Election 2012

Exit poll data is providing some significant insights into Tuesday's election, in which President Barack Obama won a second term - and the role that voters 50 and older, who amount to nearly half of the electorate, played in the outcome.
Jackie Judd, vice president and senior advisor for communications at the Kaiser Family Foundation, talks to Mary Agnes Carey of Kaiser Health News and journalist Richard E. Cohen about what the new political landscape means for the health law and for federal budget negotiations.
By Richard E. Cohen for Kaiser Health News
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Same president. Same Republican control of the U.S. House. Same Democratic control of the U.S. Senate.
From Kaiser Health News
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an Oct. 24 post, we looked at how the future of Medicare, Social Security and other programs for older Americans may well be shaped by the outcomes of 12 key races for seats in the U.S. Senate, all of which have been rated as tossups by RealClearPolitics or major news organizations, and in a Nov. 2 post we looked at how those races were playing out in the final days of the 2012 campaign.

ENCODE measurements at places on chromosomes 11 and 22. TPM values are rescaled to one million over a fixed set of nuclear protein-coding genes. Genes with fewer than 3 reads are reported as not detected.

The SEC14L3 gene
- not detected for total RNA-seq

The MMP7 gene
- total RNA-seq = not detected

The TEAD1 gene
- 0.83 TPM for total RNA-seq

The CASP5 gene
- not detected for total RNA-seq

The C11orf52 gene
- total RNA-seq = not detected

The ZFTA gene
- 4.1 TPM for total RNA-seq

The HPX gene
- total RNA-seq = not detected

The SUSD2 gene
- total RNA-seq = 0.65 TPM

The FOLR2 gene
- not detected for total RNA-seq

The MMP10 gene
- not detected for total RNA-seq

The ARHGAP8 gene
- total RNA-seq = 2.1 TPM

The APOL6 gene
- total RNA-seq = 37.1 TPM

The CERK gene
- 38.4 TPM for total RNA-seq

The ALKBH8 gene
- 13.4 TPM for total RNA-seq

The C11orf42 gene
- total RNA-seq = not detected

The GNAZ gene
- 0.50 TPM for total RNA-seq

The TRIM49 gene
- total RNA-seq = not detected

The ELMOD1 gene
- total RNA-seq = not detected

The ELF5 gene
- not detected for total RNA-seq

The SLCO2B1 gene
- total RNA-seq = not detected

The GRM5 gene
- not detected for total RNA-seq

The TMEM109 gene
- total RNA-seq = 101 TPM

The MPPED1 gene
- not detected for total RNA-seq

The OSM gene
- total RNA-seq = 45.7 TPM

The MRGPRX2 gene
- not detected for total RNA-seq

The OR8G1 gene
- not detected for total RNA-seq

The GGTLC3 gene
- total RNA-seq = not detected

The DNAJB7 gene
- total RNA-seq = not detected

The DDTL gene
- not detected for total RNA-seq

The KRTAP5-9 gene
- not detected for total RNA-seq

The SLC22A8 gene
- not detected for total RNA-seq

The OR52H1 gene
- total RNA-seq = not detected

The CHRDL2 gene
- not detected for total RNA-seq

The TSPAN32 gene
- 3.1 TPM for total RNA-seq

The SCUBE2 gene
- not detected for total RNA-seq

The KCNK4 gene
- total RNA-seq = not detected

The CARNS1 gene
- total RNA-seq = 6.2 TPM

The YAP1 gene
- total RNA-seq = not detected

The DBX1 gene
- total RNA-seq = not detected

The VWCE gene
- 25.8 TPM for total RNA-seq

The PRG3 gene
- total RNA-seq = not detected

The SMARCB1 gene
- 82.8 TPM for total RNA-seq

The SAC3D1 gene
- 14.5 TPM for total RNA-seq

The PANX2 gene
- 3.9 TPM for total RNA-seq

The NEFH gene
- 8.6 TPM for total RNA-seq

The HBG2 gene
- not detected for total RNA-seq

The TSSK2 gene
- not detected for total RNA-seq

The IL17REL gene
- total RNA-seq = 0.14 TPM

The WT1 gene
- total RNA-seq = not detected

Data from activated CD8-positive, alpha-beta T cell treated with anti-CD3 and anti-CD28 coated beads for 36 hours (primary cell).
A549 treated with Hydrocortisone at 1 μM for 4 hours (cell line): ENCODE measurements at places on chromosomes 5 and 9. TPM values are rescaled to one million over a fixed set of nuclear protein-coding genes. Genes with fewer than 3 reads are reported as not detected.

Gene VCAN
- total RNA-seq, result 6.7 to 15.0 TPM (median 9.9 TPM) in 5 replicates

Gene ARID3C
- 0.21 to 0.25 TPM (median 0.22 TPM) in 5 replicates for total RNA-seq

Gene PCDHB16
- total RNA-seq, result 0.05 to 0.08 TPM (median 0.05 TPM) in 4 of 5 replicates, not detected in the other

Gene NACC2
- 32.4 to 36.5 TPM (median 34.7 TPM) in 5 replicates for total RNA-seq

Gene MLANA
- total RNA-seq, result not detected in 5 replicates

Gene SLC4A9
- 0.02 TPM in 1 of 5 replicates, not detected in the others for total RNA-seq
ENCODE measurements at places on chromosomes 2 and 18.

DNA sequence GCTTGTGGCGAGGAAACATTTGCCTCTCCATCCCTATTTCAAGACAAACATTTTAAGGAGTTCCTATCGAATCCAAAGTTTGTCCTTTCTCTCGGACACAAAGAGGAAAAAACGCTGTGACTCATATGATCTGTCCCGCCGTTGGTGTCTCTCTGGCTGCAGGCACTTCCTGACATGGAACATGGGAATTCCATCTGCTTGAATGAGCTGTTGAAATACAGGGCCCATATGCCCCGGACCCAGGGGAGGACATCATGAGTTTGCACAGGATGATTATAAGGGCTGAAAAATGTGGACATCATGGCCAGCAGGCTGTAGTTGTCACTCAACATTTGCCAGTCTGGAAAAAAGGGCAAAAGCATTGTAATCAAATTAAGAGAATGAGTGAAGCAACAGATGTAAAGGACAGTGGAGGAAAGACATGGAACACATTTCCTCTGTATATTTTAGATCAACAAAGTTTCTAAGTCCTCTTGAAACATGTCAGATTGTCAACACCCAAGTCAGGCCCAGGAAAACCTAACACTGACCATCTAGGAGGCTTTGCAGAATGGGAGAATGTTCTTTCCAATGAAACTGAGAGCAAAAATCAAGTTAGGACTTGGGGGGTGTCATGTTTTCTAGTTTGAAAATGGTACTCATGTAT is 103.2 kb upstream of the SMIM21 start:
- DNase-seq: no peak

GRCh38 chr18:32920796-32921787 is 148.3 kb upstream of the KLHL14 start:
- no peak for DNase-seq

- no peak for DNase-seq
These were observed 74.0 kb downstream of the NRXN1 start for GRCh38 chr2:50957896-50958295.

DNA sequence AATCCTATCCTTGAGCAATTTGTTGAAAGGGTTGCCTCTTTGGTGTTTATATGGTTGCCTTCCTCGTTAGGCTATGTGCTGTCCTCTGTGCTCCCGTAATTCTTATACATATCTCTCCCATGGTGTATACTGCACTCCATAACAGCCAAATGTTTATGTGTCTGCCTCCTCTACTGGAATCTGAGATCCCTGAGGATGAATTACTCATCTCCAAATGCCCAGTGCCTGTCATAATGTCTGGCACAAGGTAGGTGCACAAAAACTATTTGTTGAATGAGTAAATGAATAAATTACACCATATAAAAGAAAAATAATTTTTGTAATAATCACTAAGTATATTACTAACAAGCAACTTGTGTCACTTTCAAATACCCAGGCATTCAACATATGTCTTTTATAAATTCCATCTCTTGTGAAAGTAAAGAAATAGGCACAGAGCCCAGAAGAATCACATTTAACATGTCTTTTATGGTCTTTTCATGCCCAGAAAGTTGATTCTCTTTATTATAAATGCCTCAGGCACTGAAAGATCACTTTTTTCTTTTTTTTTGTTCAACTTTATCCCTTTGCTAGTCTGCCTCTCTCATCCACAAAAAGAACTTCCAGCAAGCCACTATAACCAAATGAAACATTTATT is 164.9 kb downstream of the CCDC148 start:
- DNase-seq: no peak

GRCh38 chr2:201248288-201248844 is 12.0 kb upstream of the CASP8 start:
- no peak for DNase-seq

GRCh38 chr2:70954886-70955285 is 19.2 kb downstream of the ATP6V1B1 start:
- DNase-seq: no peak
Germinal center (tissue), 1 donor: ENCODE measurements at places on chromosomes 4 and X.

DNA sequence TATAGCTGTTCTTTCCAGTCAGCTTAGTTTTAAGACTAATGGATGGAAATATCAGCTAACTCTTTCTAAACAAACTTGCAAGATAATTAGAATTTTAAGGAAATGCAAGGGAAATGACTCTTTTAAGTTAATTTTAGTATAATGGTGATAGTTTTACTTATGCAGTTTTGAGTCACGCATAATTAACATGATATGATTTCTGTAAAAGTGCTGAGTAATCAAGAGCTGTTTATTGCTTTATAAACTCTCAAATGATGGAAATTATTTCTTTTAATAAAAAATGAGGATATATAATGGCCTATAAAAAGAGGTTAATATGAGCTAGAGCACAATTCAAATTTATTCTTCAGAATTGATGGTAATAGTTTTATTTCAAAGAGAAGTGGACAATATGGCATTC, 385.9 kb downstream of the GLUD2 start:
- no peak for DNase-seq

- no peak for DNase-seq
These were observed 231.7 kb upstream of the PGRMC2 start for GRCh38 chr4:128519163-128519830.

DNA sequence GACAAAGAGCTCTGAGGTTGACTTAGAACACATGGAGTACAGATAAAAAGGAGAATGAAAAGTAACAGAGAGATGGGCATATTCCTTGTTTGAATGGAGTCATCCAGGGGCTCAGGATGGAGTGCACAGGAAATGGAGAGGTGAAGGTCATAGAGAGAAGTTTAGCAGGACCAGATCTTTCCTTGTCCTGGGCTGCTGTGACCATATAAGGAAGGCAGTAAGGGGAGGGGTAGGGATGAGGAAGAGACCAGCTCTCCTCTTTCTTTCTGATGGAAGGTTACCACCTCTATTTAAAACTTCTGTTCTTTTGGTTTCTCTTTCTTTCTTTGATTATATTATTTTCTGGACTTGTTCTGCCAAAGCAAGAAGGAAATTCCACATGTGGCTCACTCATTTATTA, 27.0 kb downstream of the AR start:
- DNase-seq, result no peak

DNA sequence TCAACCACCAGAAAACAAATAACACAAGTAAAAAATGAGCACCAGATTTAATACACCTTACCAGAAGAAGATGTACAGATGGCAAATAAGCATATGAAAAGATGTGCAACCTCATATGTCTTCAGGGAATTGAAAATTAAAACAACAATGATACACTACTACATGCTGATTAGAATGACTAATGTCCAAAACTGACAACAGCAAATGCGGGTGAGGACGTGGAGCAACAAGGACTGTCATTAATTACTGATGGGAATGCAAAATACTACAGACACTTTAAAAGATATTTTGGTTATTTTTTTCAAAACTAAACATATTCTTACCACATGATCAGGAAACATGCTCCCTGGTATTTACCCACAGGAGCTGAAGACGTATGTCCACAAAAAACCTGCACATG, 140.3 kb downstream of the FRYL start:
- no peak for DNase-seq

By Phil Galewitz, Staff Writer, Kaiser Health News
By Jay Hancock, Staff Writer, Kaiser Health News
News organizations have called the U.S. Senate race in Wisconsin in favor of Democrat Tammy Baldwin, who defeated former Wisconsin governor and Bush administration official Tommy Thompson. With 78.8 percent of the vote counted, Baldwin was leading 50.8 percent to 46.6 percent, according to Politico.
When it comes to Election 2012, two sisters who live together in Canonsburg, Pa., have agreed to disagree. In a Wall Street Journal video interview, Jeannie Alderson, 82, and Lillie Shannon, 89, explain why they split their votes between President Obama and Mitt Romney.
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